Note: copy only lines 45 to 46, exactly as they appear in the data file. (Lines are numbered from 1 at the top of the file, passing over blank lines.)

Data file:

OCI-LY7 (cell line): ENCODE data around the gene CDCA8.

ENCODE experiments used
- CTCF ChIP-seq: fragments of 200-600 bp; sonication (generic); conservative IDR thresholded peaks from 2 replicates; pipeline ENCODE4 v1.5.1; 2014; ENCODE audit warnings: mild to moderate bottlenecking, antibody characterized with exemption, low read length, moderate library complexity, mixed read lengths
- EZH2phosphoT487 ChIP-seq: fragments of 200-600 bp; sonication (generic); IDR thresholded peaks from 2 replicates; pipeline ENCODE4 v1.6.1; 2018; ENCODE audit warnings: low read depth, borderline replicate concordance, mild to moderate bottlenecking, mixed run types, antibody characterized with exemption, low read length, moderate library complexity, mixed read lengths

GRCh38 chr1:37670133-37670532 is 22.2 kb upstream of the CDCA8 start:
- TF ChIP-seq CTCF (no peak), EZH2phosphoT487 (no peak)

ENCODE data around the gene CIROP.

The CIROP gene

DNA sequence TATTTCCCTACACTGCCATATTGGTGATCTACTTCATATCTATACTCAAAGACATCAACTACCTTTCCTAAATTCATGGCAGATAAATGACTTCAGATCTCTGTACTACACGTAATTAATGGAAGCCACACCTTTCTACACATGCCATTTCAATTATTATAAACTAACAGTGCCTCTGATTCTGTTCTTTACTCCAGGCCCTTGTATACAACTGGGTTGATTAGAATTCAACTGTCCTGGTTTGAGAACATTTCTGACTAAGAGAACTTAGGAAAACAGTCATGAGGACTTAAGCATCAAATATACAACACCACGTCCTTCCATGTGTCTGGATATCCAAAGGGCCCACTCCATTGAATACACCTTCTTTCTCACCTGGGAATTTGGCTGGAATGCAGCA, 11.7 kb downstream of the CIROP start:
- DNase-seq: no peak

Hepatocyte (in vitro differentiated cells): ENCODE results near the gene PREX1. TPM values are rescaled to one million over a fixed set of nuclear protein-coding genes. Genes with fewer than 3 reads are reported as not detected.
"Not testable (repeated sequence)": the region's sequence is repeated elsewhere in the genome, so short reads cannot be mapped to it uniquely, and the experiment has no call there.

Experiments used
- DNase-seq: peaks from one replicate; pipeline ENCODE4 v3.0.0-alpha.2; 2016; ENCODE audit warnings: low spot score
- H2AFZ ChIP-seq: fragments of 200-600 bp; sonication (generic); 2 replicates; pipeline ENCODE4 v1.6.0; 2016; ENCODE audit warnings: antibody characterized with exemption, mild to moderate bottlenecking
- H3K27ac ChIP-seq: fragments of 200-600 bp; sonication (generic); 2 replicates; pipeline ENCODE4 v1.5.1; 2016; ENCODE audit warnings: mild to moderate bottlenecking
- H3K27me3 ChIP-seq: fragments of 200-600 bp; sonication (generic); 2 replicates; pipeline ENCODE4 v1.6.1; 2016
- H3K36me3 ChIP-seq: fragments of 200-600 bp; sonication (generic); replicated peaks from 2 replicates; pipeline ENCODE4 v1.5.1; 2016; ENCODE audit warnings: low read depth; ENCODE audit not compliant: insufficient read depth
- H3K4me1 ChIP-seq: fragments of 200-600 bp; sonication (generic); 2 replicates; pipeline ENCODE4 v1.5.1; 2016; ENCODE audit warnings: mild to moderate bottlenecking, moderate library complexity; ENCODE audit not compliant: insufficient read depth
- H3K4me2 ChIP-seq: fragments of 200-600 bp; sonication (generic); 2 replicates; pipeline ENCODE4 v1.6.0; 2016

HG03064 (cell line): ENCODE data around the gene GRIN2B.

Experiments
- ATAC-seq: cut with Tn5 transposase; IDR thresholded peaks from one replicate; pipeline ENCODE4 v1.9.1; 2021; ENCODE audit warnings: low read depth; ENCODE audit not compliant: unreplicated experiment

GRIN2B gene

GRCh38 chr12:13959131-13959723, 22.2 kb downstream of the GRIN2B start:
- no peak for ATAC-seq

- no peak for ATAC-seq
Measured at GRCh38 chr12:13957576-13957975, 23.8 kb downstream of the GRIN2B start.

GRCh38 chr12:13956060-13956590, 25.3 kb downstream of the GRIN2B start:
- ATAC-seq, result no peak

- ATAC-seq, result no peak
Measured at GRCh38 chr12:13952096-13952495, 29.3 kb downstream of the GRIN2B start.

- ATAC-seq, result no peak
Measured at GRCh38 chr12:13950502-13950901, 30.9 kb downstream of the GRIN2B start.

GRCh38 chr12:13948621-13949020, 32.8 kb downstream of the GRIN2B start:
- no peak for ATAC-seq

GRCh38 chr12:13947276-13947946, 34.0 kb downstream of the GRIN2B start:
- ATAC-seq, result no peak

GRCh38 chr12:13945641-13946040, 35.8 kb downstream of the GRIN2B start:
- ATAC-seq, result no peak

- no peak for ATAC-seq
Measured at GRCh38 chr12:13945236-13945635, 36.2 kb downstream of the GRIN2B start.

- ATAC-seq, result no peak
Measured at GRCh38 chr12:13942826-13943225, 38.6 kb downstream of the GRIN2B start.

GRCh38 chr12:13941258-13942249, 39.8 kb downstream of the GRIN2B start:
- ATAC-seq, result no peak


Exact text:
GRCh38 chr12:13941258-13942249, 39.8 kb downstream of the GRIN2B start:
- ATAC-seq, result no peak